The Virginia Cavaliers showed what are they all about. After writing history last season, they wrote it again in this campaign.
But there is a big difference. The Cavs are now the champs! They have defeated Texas Tech Red Raiders in the NCAA championship game after overtimes, 85-77, and clinched their first title.
Last season they became the first No.1 in the history of the NCAA tournament which was knocked out in the opening round of the March Madness by a No.16.
They were the ultimate losers. And everybody was laughing at Tony Bennett and his crew.
After tonight’s win, nobody is laughing.
“I hope that it’s a message for some people out there that there can be hope and joy and resiliency,” said Bennett, who finally stepped out of the shadow of his father, Dick.
His Cavaliers once again won a tight and thrilling game. They are the masters of playing under pressure and edging out opponents with their mental stability.
Though, at some periods of the game, it didn’t seem that this game is going to have a dramatic ending. Throughout most of the second half, they had a comfortable lead, which even stretched to double-digit figures. With 10:22 until the end, Cavs had a 53-43 advantage.
Several minutes later they started to choke. For almost three minutes the Red Raiders held Virginia without points, while on the other side of the court they scored 8 points.
Suddenly this game became a close one. The Raiders had a three-point lead coming into the last 22 seconds of the match, but DeAndre Hunter showed why he is on the radar of many NBA teams and is considered as a potential draft steal.
Ice-cold, he made a three-pointer to tie the game, and to pull his team out of the hole. There was no defense from that, although Texas Tech tried to prevent it from happening.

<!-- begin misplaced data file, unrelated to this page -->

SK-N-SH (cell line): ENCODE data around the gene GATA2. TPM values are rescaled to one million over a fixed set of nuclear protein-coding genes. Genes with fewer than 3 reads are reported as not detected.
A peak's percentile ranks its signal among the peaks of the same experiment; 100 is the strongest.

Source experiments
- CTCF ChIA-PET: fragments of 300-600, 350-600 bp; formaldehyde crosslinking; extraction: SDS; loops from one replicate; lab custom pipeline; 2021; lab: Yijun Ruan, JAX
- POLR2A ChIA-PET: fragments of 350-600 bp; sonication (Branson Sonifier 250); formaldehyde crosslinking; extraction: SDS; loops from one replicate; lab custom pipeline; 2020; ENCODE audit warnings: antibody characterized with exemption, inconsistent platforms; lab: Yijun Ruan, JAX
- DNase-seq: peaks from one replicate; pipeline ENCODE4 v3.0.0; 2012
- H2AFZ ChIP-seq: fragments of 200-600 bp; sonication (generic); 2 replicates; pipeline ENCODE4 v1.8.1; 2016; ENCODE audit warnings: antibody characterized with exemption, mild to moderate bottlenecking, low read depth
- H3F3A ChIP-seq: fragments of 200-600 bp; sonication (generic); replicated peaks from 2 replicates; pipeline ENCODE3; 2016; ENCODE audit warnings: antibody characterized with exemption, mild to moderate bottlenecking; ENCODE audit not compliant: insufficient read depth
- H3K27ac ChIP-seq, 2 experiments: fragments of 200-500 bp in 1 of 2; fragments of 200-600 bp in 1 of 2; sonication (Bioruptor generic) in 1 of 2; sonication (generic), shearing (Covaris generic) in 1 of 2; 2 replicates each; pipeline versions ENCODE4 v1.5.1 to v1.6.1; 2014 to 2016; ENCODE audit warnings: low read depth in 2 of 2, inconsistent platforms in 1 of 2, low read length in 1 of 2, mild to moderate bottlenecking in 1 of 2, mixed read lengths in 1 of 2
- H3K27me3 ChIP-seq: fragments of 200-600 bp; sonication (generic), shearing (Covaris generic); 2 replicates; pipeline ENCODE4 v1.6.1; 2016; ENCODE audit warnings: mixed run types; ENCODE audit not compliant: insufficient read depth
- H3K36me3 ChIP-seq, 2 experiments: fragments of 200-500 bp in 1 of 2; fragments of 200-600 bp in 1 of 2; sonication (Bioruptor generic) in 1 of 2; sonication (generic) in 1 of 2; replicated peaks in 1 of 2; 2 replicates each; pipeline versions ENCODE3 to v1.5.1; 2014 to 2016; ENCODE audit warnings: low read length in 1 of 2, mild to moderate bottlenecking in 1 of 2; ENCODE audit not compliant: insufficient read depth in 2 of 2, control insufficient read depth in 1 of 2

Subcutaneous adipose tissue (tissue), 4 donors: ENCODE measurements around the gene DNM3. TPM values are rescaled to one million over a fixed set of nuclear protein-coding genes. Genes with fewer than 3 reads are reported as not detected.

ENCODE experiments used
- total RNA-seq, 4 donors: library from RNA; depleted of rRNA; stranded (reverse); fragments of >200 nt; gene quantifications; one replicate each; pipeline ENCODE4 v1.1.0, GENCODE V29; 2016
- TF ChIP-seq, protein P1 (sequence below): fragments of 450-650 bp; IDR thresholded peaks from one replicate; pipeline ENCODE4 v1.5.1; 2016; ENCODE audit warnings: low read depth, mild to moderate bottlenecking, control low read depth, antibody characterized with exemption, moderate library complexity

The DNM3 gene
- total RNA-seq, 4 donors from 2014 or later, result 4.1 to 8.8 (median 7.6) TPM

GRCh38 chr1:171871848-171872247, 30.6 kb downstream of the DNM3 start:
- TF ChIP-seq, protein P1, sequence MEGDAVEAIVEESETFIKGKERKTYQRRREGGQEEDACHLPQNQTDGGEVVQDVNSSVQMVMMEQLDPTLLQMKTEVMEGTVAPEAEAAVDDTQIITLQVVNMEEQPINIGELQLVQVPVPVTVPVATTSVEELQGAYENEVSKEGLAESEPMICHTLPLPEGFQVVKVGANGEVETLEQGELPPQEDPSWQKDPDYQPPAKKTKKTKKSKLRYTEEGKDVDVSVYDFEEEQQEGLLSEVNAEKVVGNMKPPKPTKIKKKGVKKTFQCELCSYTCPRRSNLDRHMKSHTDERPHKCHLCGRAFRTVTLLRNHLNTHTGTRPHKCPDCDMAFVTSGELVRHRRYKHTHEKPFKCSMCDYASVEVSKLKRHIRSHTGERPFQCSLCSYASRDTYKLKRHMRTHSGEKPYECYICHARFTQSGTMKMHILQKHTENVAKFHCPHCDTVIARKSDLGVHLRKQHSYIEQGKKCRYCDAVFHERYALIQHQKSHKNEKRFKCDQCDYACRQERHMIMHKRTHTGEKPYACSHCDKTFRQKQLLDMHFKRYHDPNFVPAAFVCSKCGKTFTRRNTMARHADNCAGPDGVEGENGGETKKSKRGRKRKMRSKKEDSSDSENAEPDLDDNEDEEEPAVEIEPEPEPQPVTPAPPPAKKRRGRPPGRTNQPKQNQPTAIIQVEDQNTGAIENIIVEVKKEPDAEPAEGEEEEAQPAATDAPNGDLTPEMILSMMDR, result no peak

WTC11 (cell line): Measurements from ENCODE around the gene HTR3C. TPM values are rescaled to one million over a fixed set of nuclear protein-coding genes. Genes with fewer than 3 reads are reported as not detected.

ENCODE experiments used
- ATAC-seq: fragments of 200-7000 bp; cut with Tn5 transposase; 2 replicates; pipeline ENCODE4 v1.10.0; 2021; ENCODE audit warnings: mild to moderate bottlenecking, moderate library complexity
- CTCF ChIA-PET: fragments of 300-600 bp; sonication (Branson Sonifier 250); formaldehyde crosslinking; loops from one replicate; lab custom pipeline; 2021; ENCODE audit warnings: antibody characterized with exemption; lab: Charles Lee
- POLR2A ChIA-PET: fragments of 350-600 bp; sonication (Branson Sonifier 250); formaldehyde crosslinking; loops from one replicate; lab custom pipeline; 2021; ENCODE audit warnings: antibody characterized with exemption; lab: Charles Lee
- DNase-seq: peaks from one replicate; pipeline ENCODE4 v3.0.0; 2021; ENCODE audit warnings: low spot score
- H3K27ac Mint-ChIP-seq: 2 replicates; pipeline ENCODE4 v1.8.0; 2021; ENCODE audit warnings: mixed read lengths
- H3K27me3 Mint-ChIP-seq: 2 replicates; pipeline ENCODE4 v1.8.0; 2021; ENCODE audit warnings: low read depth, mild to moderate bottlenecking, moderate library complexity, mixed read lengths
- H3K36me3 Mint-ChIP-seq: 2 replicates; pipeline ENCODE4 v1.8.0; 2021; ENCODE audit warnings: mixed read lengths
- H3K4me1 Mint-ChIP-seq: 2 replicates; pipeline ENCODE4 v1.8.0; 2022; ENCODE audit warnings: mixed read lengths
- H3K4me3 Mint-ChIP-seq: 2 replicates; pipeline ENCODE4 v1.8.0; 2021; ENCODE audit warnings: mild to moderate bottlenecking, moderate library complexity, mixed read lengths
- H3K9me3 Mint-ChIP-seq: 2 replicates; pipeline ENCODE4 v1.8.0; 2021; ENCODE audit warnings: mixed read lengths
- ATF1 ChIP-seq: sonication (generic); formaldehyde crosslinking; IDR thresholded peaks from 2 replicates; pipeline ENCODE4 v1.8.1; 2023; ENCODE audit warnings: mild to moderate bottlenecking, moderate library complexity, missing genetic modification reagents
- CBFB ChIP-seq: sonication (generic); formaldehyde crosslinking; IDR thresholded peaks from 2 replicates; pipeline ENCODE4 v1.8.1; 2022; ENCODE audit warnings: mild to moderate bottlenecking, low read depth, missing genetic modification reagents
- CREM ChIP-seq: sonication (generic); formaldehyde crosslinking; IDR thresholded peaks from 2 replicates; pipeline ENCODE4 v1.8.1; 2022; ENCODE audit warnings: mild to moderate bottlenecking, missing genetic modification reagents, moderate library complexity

“With a 3-point lead … we’re trying to play really sound defense with three objectives: No 3-point shots, no ‘and-ones,’ and we’ve got to secure the defensive rebounds,” Texas Tech coach Chris Beard said. “We just came up a little bit short.”
During the overtime, that mental strength which Cavs possess emerged to the surface. They haven’t missed a single free throw during the additional five minutes, hitting 12 straight.
This came as an ultimate proof of the claim that this generation of the Cavaliers might be one of the best and most gifted teams in the history of the college basketball in terms of clutch situations.
Just look at their road up to here. Tight games, comebacks from the verge of the cliff, wins after overtimes. Such a composure, and yet so young.
DeAndre Hunter scored 27 points and had 9 boards. Kyle Guy had 24 and was named the Most Outstanding Player of the Final Four tournament.
The sharpshooter brought a win against Auburn Tigers hitting three straight free throws with less than a second to go, to give Virginia a one-point lead.
“I don’t have the words, man,” Guy said after the game and after hearing that he got the MOP award.
On the other side of the court, the Red Raiders also didn’t have any words, only tears.
Red Raiders coach Chris Beard said: “This is real life. We’ll bounce back.”
Jarrett Culver had two chances to win this game. After Hunter’s three, Texas Tech had the last possession. Culver first missed a three-pointer, then a jumper for two.
“We are all hurt,” Big 12 player of the year said in front of the locker room. “Falling short just sucks.”
During the final game, his hand was cold, and Culver missed 17 of his 22 shots, reaching up to 15 points, and failing to deliver when needed the most. Brandone Francis had 17 points off the bench, Davide Morretti 15 also.
For the first time after 10 years, the championship game saw an overtime. The last time that happened Kansas Jayhawks defeated Memphis Tigers back in 2008. That is what made this game even more exciting.
The Final Four all-tournament team has been picked after this game also. Three players are from the winning side Guy, Hunter and Ty Jerome, and two from the Red Raiders, Culver and Matt Mooney.
With this game, the NCAA season is over.